How To Ride In A Pace Line | Cycling Group Ride Tips


– The fastest a group of
cyclists can go is in riding in a pace line. It’s the best way to combine
your efforts to slice through the wind as fast as possible. – Now you might not call it that name. You might call it through
and off or bit and bit or a chain gang perhaps. But whatever, the
principles remain the same. This is how to go as fast as possible. (dramatic music) – To ride in a pace line you want to be on flat or rolling roads
where the speed is high and you’re gonna need at least four of you, although the more the merrier! (upbeat music) – [Male] The idea of a pace
line is that you spend a shorter time in the front of the
group pushing into the wind and then move to back seeking
shelter whilst waiting for your turn again. This means that when you
are on the front you can ride much much harder
than you would on your own because you know you have
time to recover after and the more riders there are therefore, the more recovery you will get. (upbeat music) – There are two basic kinds of pace line. The single pace line is
a single line of riders. We use them 10 to 20
seconds on the front before peeling off, slowing down a fraction, and drifting to the back where you take up your place in line again. – And this is probably
the fastest way to do it. If you watch a team time trial a race, this is what they’re gonna be doing. And it’s really efficient
because you actually spend less time changing
riders which’ll quit you fine. It’s actually a really demanding bit. It’s also good because
you may easily balance out the different abilities within your group. So stronger riders can have
longer turns on the front. The weaker riders can do shorter ones. (upbeat music) – When you are going
uphill and on the front, it can be a good idea to ease off a bit. That’s to factor in that though
the riders behind you are still sheltered from the wind, they’re having to work quite
hard to ride uphill so they’re not getting the usual recovery. – In terms of judging how
long your turn on the front should be you should use
other riders as a little bit of a gauge. You don’t wanna do too much
more than your fair share, and you certainly don’t
wanna go too hard and fall into that trap of then
not being able to get back outta the back and get dropped. That is not good for you, clearly, but then nor is it good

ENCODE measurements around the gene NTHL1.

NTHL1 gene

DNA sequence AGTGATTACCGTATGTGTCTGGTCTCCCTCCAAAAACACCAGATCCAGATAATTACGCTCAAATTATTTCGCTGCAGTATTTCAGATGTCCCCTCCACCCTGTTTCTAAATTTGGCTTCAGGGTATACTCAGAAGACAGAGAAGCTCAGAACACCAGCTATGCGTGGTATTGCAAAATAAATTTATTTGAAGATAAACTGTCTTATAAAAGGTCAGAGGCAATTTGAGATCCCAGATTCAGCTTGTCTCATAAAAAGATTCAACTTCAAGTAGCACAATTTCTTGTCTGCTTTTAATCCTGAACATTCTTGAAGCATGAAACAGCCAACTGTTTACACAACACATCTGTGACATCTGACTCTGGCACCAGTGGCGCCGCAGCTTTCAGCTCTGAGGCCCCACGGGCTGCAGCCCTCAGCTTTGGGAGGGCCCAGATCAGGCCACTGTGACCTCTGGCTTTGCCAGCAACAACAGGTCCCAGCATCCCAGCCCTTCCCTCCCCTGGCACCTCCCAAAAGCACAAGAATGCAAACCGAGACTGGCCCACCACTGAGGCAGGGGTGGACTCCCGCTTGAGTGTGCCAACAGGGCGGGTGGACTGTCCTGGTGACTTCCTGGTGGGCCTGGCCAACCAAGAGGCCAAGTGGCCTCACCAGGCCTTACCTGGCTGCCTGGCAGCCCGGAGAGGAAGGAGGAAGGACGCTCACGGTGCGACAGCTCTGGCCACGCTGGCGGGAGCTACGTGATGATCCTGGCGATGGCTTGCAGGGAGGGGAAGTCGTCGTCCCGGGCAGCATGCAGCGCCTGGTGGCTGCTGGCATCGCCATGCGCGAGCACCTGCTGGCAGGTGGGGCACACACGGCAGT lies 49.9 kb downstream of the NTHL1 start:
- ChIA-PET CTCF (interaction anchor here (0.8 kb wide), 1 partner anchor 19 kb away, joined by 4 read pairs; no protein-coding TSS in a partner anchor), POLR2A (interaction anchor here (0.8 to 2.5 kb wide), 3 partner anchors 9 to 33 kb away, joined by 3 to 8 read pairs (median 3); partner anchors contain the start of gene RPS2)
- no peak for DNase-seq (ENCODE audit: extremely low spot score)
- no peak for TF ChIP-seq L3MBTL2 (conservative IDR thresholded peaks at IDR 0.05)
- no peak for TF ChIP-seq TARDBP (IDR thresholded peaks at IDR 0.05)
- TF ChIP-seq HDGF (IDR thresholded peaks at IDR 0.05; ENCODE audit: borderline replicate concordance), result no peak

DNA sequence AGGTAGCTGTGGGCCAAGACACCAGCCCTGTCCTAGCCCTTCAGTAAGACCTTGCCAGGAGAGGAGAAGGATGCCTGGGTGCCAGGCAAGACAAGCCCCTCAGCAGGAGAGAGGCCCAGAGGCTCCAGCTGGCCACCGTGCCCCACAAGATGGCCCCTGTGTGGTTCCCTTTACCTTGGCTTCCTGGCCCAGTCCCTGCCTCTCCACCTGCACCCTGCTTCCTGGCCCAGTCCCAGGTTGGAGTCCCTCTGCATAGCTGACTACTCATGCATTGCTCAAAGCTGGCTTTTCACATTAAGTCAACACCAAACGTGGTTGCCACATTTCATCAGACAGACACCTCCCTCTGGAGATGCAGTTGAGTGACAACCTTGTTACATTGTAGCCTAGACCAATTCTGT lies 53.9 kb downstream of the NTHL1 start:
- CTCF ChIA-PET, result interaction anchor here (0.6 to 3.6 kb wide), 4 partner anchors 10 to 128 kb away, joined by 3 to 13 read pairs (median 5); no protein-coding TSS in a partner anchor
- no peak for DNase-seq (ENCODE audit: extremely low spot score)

of the rest of the group. There’s even a weak rider
they’ll be less recovery from everyone else but losing
your strong but overeager rider is gonna be a hammer blow. – And do make sure you
leave a bit in the tank for that effort to get
on the back of the line. When training team time trials,
the pros always emphasize that your effort is not over
until you’re back safely on the pace line. (upbeat music) Then you have the double pace line, so called because you
have two lines of riders, one faster, moving forwards, and then a slightly slower
line which is moving backwards relative to the fast line. Your time on the front is
just long enough to move from the fast line to the
slow line before drifting to the back again. (upbeat music) You can be sure you will get
shouted at if you do surge, however I agree it is sometimes
hard not to get carried away on the front. So one good tip to keep
half an eye on your speed, to take you’re not accelerating
when you get to the front. With practice you’ll be able
to do this entirely on feel even in undulating terrain. – Now as soon as you’re
clear of the rider in front, you can start to move across. The tighter you keep things
the more shelter everyone gets, and therefore the faster you will go. But it’s not essential to
bang your mate’s handlebars with your ass as you go through
even if you have a big one. And then it’s simply a case
of generally easing off because as you see you
don’t have to wait long before your shelter comes around. That’s so long as you
haven’t surged on the front. No surging! (upbeat music) – As soon as you get to the
back of the line and move across it can be a good idea to tell
the next rider that you were last so they know to start accelerating. Now in a well drilled group,
– Up! it’s not necessary but it doesn’t cost
anything and it can help to keep the group moving nice and smoothly. Up! – A simple up is literally all it needs. Just to let the last rider
know that the back of the group is approaching. Up! And they can accelerate and jump back in. (upbeat music) – [Male] If the last
rider doesn’t switch over to the other line, it all goes wrong. The string unravels and
you end up on the front. Now in races this can happen
as riders try and sneakily hide and save their energy. There are ways for dealing with sneaks, but in the short term
in order to restart it, the rider in second position
needs to do an extra turn and accelerate past rider
one then move across, effectively kick-starting
the pace line all over again. Another way it can go wrong
is if the rider coming from the faster line stays
on the front too long and doesn’t pull over to the
slow line until too late. Now that leaves the rider
who pulled over just before, who’s now going slow remember, stuck in the wind for much
longer than they expected and it creates a gap in the
slower line between them and the show off rider that
eventually pulls over late. Now it might not sound like
much but the extra effort for that gapped rider can
make a big difference, especially if they’re
riding at their limit. In fact, it can be a sneaky
way to tire out other riders in the breakaway in a race
if you have a better chance of beating them all at the end. So there are a few hints
and tips on how to make fast group riding work for you
and those you’re riding with, be they friends or rivals. Just remember that golden rule, try to keep something in
reserve to make sure you don’t get dropped. Even the strongest riders can
come unstuck by trying to do too much for a group.